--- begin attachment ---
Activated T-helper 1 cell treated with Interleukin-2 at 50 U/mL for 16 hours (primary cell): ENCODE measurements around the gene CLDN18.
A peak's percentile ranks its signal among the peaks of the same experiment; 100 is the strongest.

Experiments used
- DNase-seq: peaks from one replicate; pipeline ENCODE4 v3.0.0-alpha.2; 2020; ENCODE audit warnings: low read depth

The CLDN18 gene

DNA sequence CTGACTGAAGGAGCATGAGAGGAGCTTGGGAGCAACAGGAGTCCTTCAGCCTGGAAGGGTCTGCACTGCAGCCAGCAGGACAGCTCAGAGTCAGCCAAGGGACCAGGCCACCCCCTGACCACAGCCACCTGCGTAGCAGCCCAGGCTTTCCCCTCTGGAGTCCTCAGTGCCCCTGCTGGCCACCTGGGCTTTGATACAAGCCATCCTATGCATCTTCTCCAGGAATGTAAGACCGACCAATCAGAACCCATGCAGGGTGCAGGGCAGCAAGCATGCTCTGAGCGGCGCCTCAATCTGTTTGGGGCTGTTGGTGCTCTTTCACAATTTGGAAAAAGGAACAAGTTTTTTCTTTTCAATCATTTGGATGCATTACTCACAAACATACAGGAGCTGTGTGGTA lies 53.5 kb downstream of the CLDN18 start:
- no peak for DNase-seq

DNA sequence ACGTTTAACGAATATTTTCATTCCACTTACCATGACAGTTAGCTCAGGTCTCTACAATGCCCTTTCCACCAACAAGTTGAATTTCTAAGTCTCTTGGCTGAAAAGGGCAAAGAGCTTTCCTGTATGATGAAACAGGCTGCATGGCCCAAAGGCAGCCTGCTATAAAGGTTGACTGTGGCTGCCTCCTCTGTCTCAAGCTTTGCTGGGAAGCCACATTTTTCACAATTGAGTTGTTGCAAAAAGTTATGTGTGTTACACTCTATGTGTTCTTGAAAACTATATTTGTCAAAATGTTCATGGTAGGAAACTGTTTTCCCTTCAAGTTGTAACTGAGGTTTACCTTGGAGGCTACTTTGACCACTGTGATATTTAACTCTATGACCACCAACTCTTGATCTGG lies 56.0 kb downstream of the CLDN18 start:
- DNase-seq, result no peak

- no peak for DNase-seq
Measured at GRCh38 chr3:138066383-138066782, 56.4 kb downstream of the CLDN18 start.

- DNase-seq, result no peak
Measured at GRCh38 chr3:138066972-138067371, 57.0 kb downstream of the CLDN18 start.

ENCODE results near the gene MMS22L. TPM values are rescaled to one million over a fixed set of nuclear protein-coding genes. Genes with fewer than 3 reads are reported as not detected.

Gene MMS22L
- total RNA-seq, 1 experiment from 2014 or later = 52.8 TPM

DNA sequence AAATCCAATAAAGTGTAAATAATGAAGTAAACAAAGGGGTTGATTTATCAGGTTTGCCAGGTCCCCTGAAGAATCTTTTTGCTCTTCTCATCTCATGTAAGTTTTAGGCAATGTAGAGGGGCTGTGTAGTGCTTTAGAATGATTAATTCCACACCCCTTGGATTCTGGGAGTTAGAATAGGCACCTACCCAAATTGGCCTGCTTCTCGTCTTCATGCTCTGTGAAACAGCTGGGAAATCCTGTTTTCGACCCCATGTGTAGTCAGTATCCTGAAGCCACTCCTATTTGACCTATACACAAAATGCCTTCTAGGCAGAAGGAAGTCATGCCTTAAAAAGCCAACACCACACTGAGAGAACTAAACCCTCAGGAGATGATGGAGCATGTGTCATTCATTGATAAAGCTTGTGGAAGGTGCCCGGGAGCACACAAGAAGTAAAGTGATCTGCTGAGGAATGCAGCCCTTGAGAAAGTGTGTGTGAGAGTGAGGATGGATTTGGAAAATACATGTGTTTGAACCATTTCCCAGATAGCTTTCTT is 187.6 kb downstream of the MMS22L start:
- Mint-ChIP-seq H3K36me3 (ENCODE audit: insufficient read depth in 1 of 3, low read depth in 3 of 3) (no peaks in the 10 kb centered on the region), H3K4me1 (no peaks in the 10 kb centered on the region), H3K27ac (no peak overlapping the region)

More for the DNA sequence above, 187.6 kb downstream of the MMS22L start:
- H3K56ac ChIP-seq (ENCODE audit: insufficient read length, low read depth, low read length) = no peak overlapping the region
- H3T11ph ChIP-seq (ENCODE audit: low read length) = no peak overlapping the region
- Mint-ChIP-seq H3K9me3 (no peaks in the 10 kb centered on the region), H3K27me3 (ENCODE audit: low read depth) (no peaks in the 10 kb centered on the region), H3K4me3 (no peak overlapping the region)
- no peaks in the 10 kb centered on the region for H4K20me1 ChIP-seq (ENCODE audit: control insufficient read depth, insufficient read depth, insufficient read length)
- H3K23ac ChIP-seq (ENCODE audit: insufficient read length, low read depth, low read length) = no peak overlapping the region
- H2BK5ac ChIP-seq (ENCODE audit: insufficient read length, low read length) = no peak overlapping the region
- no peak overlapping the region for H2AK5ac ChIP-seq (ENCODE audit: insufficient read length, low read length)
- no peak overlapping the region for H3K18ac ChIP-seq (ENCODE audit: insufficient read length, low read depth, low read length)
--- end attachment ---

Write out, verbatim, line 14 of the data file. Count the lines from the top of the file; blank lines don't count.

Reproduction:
ENCODE results near the gene MMS22L. TPM values are rescaled to one million over a fixed set of nuclear protein-coding genes. Genes with fewer than 3 reads are reported as not detected.